This week was a busy one.  We did several things.  First of all, we built two test robots with ball-droppers.  One was so front heavy that it falls forward when it stops, so we have a design problem there, but the other worked well.  One idea to help the robot balance would be to make the robot longer and put the RCX as far away from the ball-dropper as possible.  If we make the robot much longer, though, it won't be able to fit in the base zone.  Also, we considered Brad's ramp idea again.  We have some pretty good ideas about how to use it, and we may end up using it instead of the ball-dropper.  We also discovered that if we are going to use the rotation sensor, we should learn how it works first, since it doesn't work in an obvious way.  We also programmed the working robot to drop a ball in the 20-point slot.  It almost worked!  We didn't quite have time to perfect the program, though.  We also considered using the black lines as guides for the robot.  They would be able to tell the robot exactly where it was whenever it wanted to know, but a far more complex program would be necesary.  Our homework assignment for this week was to write a paragraph about what happened to the International Space Station to cause the air leak that requires this robot in the first place.  Any ideas submitted to Adam can be seen here.  We are making good progress, but we really need to work faster and more efficiently.


Day 8

This week, most of the group members went trick-or-treating, but a few of them stayed behind and developed a latch-opening mechanism. It uses a design where a bar goes past the latch opening when the robot drives by, but it sticks on the way back and pulls the latch out. Other than that, we really didn't do much.


Day 9

This week, we made good progress. We discovered that our latch-opening device might be illegal, so we may have to revise it. It exerts more of a pushing force than a pulling force, in some people's opinions. We were also told to look up evidence as to what happened to the International Space Station to support our ideas. Some people wondered if an internal explosion could have caused the problem, like on Apollo 13. Maybe the wierd thing seen out the window was remnants of the explosion of an air tank, and the gut-wrenching roar was felt afterward because the explosion was on the other side of the station. Is this a possibility?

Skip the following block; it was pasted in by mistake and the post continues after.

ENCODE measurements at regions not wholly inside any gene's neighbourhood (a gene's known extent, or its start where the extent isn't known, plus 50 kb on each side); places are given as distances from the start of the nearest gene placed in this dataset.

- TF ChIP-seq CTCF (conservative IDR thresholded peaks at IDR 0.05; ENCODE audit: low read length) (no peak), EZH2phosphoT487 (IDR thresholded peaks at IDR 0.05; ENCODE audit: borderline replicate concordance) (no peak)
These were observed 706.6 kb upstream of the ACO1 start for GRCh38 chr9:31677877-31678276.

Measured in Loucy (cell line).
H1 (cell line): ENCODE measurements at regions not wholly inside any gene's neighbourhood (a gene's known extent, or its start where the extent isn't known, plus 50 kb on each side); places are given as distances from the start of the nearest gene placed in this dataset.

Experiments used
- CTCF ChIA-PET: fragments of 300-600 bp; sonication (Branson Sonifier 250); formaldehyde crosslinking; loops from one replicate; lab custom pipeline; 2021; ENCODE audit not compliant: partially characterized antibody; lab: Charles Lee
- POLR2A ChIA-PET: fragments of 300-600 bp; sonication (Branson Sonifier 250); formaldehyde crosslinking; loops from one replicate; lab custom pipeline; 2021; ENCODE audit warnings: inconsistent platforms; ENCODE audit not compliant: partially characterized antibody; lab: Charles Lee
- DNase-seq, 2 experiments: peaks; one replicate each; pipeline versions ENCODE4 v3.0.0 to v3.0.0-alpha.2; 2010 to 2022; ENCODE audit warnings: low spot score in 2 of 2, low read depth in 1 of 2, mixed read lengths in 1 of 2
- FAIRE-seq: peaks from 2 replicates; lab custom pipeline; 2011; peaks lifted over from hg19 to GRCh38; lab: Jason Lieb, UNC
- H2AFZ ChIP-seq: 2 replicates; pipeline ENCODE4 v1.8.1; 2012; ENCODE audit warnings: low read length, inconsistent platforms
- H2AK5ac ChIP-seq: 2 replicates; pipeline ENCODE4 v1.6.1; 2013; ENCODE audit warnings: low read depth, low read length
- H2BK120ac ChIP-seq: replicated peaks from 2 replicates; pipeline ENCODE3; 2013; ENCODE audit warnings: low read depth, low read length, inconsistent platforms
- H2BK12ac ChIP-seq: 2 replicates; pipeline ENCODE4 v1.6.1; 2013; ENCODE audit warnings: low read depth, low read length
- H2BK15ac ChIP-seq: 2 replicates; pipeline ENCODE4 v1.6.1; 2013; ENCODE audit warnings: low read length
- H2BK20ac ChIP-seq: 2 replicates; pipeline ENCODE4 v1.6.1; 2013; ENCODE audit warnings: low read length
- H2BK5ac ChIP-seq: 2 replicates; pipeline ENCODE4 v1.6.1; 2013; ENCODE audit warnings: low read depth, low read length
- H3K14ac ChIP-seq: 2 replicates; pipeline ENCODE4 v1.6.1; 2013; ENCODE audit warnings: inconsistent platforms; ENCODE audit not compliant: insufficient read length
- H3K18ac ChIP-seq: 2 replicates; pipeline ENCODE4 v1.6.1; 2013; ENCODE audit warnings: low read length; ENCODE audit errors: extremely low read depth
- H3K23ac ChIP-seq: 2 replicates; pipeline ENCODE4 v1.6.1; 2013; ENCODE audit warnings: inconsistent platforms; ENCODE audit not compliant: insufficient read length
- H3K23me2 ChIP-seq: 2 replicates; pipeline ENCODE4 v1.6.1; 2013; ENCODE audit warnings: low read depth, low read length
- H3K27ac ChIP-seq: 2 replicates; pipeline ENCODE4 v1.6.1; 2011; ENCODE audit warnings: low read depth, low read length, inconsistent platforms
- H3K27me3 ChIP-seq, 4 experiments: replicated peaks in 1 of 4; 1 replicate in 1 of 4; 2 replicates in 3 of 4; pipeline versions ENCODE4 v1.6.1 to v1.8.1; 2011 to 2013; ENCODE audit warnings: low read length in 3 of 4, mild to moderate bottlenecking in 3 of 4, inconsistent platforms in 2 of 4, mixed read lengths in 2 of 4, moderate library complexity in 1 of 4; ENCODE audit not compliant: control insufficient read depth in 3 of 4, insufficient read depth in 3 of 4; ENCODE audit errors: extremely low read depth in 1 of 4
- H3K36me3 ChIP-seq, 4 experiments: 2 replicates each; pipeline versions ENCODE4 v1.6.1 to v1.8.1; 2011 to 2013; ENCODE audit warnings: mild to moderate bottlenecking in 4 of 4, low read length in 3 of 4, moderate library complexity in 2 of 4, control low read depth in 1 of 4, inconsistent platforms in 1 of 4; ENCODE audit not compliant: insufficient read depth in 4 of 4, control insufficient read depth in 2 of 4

Day 10

This week, we built two versions of the RCX and practiced using them with the challenge course. We discovered that our present design was adequate for the challenge. We also assigned 'homework' for next week. By next week, we hope to have finished everything but the 3rd program and the list of parts used. Just for the record: our team now consists of only 5 members: Brad, Adam, Joseph, Steven, and Mike.


Day 11

This week, we worked on the program design for the first and second programs. We didn't really get anywhere, but we did decide that we should make the program run when a touch sensor is pushed, instead of waiting 2 seconds or so and repeating.


Day 12

Since the competition is in less than a week, we had an extra meeting today (Saturday) to try and finish up what we needed to do before the competition.  We got a lot done!  Joseph and Steve created a poster which shows information about our team, and they wrote up a summary of what we have done (a little like this page), and they wrote up our decision as to what happened to the Space Station.  Adam and Mike fine-tuned the latch-opening program and the ball-dropping program, added touch sensor start/stop controls, and created a 3rd program which beeps and waves the crane arm back and forth (this completes the 3rd program requirement, and ends the match with a slight bang).  They also came up with some time estimates for the various tasks during the competition:

       2 sec - press start button
       6 sec - Task 1
     10 sec - re-orient for task 2
+ 143 sec - Task 2 (3.5 seconds/round, 2 seconds - reorinentation, repeated for 26 balls)
   161 sec - total for 1st 2 tasks